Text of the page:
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On this stage, the spotlight's on Jesus

In productions by Sight & Sound Theatres, the word of God is the gospel.

December 30, 2006|David N. Dunkle | Religion News Service

STRASBURG, PA. — The sprawling stage at Millennium Theatre is more than 300 feet long, wrapping around both sides of the 2,000-seat theater.

The sets are gigantic, the lights brilliant, the music thunderous. At any moment, dozens of actors and live animals might be swirling across the stage or up the aisles. Angels are often dangling from wires 50 feet overhead.

This is no place for actors to show off their Al Pacino grimace or their Jennifer Aniston pout.

"No one can see your face," said a smiling Brandon Talley, 24, who has performed at the Lancaster County theater for three years. "You have to put your whole body into it."

The theater, the larger of two operated near Strasburg by Sight & Sound Theatres, specializes in large-scale Bible stories. The actors are talented, but they know that the word of God and the gospel of Jesus Christ are the stars.

It's demanding work. "The Miracle of Christmas" runs more than two hours and is staged 10 or more times a week (through Jan. 6).

The passion onstage is matched behind the scenes, where a small army of Christian soldiers churns out costumes, builds sets and tends the theater's large menagerie of animal actors.

Sight & Sound is no earnest-yet-amateur church production.

It's a sophisticated, computerized professional theater that for 30 years has been mounting multi-million-dollar spectacles that are seen by more than 800,000 people annually.

"We sow the seed at Sight & Sound," theater founder Glenn Eshelman said. "The seed is the Word of God, it's the Gospel. We want the best here."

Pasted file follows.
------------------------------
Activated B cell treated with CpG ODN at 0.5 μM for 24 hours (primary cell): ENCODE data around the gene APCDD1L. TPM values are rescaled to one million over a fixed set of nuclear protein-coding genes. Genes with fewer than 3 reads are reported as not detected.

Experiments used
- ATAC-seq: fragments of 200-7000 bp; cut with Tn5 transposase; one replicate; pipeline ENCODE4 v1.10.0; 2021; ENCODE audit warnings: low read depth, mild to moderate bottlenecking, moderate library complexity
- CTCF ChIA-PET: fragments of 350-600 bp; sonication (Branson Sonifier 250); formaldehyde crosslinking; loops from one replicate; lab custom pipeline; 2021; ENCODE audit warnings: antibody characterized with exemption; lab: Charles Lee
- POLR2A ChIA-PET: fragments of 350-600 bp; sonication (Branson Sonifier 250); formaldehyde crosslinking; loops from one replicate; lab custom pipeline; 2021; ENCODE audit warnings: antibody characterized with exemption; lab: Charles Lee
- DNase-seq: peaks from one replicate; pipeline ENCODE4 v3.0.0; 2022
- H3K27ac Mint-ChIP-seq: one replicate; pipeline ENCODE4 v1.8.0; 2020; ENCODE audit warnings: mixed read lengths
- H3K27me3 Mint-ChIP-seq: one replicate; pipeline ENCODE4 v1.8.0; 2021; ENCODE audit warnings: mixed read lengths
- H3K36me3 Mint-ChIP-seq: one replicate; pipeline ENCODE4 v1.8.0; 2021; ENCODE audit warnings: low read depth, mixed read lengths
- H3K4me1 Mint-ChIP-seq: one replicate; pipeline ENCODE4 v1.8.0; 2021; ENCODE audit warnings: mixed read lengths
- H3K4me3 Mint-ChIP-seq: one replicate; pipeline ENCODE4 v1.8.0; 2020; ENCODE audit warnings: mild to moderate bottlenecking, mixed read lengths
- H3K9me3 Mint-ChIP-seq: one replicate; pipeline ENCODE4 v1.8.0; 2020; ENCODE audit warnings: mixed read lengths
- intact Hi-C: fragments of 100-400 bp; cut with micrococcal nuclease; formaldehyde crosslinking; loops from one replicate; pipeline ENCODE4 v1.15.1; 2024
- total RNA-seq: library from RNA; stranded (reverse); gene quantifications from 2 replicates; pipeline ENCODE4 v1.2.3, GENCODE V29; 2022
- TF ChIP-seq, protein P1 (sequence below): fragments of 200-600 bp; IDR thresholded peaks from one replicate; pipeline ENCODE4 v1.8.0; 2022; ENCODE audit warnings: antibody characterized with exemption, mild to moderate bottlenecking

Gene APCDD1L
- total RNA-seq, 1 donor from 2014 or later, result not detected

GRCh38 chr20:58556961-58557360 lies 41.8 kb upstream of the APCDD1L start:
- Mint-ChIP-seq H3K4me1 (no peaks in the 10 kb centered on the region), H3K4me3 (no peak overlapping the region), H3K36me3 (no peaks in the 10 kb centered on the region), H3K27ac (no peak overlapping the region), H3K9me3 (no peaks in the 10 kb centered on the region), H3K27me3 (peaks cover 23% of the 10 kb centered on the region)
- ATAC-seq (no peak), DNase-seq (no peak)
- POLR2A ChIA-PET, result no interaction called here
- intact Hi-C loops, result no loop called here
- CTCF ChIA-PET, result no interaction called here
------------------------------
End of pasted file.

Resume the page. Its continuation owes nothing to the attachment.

To achieve that, Sight & Sound has created a unique operation that mixes faith and fantasy.

On staff are animal handlers who raise and train the more than 100 animals used in the shows. The animals live in barns and stalls behind the theater.

The costume shop uses an elaborate system of bar codes to enable stitchers to find a particular item among more than 16,000 articles of clothing.

Set design is the responsibility of Jim Mulder, the director of show technology. He worked for 22 years at Disney's Imagineering division before coming to Sight & Sound about seven months ago.

Mulder says he feels free to propose any idea, regardless of cost. He often travels to see the latest gizmos and techniques on Broadway and elsewhere.

"They may have to rein me in because of cost, but we are trying to be very up to date here," he said. "It's actually kind of a chore to keep up with the technology, it's changing so fast."

What isn't changing is the Sight & Sound mission. Operations director Jeff Baughman said the dedication of the 400 workers tends to be extreme because they believe in what the company is doing.

"Without them, we couldn't do what we're doing," Baughman said. "The way we do things has changed, but the heart of what we do hasn't changed at all."

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